Phishing is a form of social engineering where the attacker attempts to trick people into revealing private information by sending spoofed e-mails that appear to be from reputable companies.

Phishing e-mails provide a link to a seemingly authentic website where you can login and reveal your username, password and other personal identifying information. Online scammers can then use this information to access your accounts, gather additional private information about you, and make purchases or apply for credit in your name.

General Protection Against Phishing Scams

Safe Practices

What can I do to protect myself?

  • NEVER RESPOND TO A REQUEST FOR YOUR PASSWORD sent by e-mail, even if the request appears legitimate. RVC IT staff will NEVER ask for your password.
  • Do not provide identity information, including credit card numbers, when you receive an unsolicited e-mail or phone call. Do not open attachments in unexpected or suspicious e-mails or instant messages.
  • Do not click anywhere on the e-mail—even in what may appear to be white space.
  • Delete the e-mail or instant message.
  • If the e-mail or instant message provides a link to a site where you are requested to enter personal information, it may be a phish. The real link may also be masked. Move your mouse over the link and it may show a different address than the one displayed in the e-mail.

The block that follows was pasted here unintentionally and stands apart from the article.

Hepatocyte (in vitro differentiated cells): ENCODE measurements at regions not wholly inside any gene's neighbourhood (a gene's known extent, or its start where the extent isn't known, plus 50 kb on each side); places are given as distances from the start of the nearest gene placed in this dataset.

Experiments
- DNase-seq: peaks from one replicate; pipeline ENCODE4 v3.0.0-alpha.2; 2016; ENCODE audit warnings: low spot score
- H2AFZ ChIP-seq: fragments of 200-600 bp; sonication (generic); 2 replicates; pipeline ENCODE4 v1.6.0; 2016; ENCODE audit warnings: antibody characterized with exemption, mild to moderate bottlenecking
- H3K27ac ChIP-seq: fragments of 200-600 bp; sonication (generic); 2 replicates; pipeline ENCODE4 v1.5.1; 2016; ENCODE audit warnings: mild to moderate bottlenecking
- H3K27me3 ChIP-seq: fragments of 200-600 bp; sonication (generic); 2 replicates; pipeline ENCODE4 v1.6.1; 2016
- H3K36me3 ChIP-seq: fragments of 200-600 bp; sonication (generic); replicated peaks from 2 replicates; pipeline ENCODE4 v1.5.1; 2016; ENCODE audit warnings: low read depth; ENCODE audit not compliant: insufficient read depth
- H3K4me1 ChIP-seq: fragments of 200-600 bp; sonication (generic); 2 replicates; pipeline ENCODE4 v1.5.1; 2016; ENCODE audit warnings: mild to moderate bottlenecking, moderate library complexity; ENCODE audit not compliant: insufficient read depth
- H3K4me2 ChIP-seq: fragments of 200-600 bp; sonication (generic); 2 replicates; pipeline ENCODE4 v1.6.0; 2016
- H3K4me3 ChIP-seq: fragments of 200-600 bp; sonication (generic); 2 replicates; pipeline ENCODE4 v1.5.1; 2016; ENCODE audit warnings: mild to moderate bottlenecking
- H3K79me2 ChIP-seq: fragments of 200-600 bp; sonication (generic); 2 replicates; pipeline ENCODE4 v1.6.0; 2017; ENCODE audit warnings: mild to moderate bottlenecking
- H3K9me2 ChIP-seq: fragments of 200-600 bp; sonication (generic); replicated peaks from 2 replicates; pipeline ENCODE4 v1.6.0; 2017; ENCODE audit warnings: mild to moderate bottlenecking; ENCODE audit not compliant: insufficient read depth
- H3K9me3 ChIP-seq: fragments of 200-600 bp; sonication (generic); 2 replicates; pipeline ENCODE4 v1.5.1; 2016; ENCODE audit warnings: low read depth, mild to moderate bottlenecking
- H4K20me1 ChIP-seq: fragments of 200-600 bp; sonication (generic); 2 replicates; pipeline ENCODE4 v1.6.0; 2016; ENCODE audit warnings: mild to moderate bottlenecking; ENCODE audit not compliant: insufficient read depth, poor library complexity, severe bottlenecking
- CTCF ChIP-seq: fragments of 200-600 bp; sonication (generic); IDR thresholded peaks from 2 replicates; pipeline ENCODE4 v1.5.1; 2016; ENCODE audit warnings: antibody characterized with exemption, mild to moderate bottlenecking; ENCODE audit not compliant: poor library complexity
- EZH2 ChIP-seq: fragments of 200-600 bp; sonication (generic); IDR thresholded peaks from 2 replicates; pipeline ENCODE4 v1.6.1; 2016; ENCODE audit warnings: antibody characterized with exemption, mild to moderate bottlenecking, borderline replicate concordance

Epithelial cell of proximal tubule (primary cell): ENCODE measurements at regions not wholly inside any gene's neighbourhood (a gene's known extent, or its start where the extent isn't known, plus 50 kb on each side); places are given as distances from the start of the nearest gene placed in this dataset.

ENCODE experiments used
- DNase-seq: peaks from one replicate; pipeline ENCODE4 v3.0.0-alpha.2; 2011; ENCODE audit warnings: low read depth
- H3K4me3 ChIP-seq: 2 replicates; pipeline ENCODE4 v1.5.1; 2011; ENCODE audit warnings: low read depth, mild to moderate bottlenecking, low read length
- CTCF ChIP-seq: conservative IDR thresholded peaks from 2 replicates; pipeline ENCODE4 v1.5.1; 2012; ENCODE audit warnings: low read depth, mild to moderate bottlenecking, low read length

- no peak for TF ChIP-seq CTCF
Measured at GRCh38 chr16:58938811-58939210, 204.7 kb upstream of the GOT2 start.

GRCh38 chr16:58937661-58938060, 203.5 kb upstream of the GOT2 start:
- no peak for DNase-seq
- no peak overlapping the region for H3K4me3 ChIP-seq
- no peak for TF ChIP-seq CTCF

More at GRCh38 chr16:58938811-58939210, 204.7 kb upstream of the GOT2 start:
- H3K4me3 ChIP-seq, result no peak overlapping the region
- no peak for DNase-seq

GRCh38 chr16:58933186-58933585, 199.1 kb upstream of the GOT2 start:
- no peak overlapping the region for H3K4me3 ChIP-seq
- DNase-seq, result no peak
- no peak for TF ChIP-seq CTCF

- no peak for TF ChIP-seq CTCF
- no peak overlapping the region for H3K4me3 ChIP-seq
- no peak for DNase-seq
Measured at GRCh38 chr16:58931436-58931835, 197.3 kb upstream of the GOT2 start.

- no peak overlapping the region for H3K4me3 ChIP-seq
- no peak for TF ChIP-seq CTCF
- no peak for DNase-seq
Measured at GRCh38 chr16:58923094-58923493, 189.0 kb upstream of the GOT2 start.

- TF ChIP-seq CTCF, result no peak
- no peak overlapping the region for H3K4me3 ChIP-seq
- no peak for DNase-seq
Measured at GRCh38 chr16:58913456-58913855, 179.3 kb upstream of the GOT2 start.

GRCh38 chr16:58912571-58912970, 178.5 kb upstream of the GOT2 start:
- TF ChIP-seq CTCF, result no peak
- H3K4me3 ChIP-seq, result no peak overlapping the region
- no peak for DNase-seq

• Be selective in what sites you provide with your RVC e-mail address.

What are IT Services doing to protect me?

The RVC has sophisticated filters that attempt to protect you from receiving malicious emails and spam emails. All computers supported by IT have antivirus and Anti-Malware software installed which acts as a second line of defence. Unfortunately, the perpetrators of malicious email are aware of these defences and are constantly innovating. 

Report a phish

Report a phish by emailing You can forward phishing attempts to this email.

Spear phishing

Spear phishing targets a specific person or group of people (usually within a specific organisation). Spear phishing e-mails are tailored to match internal communications at the target organisation and may even include personal details.  


A good resource to help identify and avoid falling for a phishing scam is Get Safe Online's Spam and Scam email page.

Safety tips

Some tips from Bank Safe Online:

  • Phishing is still a threat. Always remember that banks will never contact customer by email to ask for passwords or any other sensitive information by clicking on a link and visiting a website.
  • The email address that appears in the ‘from’ field of an email is not a guarantee that the email came from the person or organisation that it claims to have originated from.
  • Fraudsters are unlikely to know your real name, so the email may address you in vague terms, for example ‘Dear Valued Customer'.
  • Phishing emails will probably contain odd ‘spe11ings’ or ‘cApitALs in the ‘subject’ box and contain spelling or grammatical errors in the email – this is an attempt to get around spam filters and into your inbox.

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